Quite frankly, the first chapter is just painful. Its an eclectic introduction of too many places, too many people, too many connections, and her style of writing seems bizarre. There seems to be no introduction to any plot as such, and it seems to be just a random collection of sentences with no references to anything in particular. The first chapter gave me a headache, and took me an unusually long time to read through. The only reason I actually bothered to read through was the curiously continuous encouragement from Nani and Ma. “Just get through the first chapter”, they would say, “the rest is much easier to read through, and you’ll get a hang of it eventually.” Eventually. I kept reading. And waited.

By the time I got to the fourth or fifth chapter, I was totally into the story. I was even enjoying Ms. Roy’s bizarre writing style. The fraternal twin children, Rahel and Estha, have been so beautifully portrayed, and their feelings, experiences and reactions to circumstance are so genuine and realistic, it touched my heart and reminded me of the sweet gullibility of childhood. At various points in the story, I actually felt so frustrated at the way the adults in the story treat Rahel and Estha, and so helpless… Ms. Roy has managed to capture their innocence and worldview with just the right sensitivity. Its not often that adults actually remember what childhood was like. The events of their childhood scar the twins for life, and the way their thoughts have been described, I could empathize with them so easily and my heart ached as they bore the burdens of other people’s lackings on their gentle shoulders.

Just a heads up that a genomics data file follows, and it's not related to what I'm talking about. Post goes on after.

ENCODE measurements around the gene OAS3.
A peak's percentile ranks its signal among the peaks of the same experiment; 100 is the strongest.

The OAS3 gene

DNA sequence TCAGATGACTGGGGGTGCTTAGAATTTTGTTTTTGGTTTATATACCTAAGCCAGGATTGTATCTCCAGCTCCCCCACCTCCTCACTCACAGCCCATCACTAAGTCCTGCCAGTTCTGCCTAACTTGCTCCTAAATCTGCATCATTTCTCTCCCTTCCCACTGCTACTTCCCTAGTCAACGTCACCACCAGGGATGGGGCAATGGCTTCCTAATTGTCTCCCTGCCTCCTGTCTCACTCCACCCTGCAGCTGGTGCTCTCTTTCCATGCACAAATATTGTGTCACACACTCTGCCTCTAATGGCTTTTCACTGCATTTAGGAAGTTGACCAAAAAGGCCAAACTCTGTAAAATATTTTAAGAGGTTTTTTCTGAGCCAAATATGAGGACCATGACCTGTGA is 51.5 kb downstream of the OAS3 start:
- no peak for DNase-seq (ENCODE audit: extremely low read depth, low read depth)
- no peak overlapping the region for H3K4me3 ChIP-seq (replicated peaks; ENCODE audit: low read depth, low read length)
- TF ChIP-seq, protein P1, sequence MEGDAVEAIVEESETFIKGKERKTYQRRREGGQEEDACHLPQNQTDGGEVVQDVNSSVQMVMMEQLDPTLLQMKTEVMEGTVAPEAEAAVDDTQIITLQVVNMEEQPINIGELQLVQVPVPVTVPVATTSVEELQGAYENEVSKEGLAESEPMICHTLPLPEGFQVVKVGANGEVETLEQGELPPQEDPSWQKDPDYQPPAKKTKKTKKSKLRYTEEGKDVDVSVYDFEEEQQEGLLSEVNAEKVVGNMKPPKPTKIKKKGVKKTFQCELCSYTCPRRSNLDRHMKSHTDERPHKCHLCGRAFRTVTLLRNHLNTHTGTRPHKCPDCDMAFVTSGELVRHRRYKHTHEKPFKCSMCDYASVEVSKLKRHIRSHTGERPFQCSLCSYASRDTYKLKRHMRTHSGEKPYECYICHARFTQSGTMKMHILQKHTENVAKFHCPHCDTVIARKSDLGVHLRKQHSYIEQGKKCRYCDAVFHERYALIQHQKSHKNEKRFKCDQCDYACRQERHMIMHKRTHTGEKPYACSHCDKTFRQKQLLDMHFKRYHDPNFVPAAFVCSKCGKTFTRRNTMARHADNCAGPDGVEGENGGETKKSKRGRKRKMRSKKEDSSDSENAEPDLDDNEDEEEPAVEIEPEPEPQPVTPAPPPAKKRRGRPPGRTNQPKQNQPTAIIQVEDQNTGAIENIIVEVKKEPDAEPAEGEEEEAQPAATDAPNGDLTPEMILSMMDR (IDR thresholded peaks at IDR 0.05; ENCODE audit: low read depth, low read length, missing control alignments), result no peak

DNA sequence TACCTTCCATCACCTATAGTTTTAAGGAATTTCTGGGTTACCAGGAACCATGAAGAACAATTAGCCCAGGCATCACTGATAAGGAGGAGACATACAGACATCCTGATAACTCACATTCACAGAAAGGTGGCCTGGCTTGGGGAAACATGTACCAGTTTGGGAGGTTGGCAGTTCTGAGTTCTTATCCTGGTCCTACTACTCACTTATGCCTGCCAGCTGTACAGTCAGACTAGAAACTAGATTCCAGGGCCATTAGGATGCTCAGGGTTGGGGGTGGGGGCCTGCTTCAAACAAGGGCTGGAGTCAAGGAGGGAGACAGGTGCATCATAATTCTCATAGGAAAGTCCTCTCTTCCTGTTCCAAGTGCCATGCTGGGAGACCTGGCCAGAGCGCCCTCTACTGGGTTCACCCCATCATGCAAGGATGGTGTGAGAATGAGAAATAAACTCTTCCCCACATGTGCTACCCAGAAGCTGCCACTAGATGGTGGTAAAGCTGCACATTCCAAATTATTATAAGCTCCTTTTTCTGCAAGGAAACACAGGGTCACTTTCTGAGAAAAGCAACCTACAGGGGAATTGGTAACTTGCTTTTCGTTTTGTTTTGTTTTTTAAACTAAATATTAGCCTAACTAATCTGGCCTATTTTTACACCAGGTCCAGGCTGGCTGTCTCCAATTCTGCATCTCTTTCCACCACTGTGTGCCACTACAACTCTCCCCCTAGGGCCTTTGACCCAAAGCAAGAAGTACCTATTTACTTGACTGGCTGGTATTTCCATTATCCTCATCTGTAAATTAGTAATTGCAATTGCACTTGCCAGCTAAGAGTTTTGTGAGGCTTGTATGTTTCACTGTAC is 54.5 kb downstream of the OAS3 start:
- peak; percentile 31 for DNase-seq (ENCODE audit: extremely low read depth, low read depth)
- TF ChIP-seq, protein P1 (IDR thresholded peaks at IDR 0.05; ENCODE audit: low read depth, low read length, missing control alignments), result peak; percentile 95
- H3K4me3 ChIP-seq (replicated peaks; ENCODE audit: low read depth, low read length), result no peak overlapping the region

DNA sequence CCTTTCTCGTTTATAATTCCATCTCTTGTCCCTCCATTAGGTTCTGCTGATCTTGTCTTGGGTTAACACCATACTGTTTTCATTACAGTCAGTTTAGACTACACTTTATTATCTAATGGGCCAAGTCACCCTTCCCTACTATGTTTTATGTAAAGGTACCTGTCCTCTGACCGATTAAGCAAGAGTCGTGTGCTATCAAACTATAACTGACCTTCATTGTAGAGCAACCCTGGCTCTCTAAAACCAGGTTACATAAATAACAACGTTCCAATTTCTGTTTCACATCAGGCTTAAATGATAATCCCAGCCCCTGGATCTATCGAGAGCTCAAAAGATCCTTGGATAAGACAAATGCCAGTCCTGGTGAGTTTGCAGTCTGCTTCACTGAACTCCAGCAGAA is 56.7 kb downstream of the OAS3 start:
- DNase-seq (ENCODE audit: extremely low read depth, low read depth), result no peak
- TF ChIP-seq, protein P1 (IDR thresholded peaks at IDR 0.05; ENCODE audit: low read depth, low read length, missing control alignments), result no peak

Ammu, their mother, is a strong character, and I found myself really liking her independent spirit and clarity of thought. Liking, until the point when she pushes Rahel and Estha away. She loves them, more than anything, but there is a strong undercurrent of her misfortunes that’s foremost on everyone’s mind, and also the onset of madness, which creates a barrier between Ammu and her children.